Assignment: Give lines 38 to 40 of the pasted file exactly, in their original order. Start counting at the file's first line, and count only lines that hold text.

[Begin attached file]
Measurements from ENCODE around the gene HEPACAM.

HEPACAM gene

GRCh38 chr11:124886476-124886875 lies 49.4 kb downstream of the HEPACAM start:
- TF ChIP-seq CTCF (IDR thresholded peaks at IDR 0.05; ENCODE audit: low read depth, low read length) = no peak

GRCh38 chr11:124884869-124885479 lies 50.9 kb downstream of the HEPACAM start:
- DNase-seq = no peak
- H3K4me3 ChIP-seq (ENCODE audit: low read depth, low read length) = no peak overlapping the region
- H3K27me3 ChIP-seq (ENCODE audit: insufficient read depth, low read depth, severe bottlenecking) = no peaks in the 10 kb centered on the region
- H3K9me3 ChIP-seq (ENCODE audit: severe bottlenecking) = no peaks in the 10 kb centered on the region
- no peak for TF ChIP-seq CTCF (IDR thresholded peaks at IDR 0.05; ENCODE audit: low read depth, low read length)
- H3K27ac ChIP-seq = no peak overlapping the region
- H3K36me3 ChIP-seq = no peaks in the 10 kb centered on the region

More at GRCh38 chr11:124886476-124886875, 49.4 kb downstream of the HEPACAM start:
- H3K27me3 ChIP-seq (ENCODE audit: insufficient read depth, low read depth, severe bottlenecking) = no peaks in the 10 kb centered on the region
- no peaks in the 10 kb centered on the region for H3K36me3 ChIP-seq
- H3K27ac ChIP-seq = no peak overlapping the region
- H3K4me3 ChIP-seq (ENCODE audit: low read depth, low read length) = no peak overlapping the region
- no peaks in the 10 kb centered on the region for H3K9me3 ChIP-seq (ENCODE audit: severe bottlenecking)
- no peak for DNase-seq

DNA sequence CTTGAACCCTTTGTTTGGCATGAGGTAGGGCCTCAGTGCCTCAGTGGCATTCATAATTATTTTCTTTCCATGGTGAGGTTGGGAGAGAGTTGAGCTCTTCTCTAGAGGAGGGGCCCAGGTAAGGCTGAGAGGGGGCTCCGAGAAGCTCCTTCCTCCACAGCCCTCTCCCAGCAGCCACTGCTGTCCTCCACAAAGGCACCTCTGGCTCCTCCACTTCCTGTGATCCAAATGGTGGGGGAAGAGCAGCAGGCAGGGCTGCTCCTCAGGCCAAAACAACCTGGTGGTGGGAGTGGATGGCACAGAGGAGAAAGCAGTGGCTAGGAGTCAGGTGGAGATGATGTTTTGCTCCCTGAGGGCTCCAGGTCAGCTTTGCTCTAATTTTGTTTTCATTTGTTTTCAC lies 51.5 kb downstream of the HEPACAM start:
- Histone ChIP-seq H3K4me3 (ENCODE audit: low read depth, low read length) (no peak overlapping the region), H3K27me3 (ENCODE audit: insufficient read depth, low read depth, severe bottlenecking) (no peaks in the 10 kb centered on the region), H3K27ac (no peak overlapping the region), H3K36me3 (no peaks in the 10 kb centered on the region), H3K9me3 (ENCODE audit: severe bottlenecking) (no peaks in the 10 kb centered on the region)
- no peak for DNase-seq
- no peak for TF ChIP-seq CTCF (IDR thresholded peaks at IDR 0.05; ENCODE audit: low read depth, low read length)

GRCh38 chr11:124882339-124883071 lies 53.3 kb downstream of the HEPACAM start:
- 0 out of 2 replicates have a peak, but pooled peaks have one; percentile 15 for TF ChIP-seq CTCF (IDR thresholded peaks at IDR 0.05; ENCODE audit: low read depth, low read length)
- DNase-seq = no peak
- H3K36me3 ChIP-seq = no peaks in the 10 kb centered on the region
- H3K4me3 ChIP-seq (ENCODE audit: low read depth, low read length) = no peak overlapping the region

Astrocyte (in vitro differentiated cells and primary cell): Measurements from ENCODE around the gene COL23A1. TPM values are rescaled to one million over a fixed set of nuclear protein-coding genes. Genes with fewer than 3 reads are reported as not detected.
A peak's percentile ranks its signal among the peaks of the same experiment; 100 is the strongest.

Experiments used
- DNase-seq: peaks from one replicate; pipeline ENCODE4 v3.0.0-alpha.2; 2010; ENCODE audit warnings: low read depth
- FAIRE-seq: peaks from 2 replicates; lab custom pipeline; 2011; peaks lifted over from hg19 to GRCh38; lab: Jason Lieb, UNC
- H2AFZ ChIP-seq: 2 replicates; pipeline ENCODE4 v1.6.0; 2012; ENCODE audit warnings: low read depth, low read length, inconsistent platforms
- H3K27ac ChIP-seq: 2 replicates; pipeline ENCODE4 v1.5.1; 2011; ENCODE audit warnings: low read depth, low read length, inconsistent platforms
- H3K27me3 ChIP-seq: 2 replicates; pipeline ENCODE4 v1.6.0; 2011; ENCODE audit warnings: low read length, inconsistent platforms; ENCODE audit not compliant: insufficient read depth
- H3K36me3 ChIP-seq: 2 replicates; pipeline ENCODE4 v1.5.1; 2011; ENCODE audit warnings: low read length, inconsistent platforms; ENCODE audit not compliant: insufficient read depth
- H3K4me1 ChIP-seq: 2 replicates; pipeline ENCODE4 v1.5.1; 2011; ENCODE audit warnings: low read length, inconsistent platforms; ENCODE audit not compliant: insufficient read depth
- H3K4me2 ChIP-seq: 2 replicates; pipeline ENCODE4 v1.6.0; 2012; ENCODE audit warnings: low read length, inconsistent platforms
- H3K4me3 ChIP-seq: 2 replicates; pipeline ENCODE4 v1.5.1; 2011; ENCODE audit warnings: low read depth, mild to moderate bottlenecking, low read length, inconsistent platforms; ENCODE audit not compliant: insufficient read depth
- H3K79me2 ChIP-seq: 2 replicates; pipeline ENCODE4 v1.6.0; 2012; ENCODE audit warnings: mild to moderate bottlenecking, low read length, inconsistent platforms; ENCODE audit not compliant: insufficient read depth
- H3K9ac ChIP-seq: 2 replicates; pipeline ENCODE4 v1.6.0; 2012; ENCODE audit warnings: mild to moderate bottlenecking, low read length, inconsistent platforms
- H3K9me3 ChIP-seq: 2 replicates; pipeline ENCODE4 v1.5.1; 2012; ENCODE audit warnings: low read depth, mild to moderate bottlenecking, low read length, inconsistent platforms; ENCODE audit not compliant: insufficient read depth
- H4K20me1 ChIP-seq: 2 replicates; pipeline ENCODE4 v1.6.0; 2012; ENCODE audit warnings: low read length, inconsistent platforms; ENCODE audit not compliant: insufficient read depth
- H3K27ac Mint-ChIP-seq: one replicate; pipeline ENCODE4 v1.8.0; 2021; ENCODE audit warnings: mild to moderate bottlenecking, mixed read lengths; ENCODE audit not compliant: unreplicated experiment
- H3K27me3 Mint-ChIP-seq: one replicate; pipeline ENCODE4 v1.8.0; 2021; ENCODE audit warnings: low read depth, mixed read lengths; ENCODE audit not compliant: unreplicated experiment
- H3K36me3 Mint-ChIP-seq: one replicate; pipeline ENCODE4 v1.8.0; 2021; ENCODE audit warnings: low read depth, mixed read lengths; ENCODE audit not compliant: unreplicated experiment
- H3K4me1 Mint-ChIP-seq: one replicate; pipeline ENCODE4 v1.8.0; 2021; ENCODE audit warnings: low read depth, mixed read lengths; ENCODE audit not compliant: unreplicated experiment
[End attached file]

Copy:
- H3K4me1 ChIP-seq: 2 replicates; pipeline ENCODE4 v1.5.1; 2011; ENCODE audit warnings: low read length, inconsistent platforms; ENCODE audit not compliant: insufficient read depth
- H3K4me2 ChIP-seq: 2 replicates; pipeline ENCODE4 v1.6.0; 2012; ENCODE audit warnings: low read length, inconsistent platforms
- H3K4me3 ChIP-seq: 2 replicates; pipeline ENCODE4 v1.5.1; 2011; ENCODE audit warnings: low read depth, mild to moderate bottlenecking, low read length, inconsistent platforms; ENCODE audit not compliant: insufficient read depth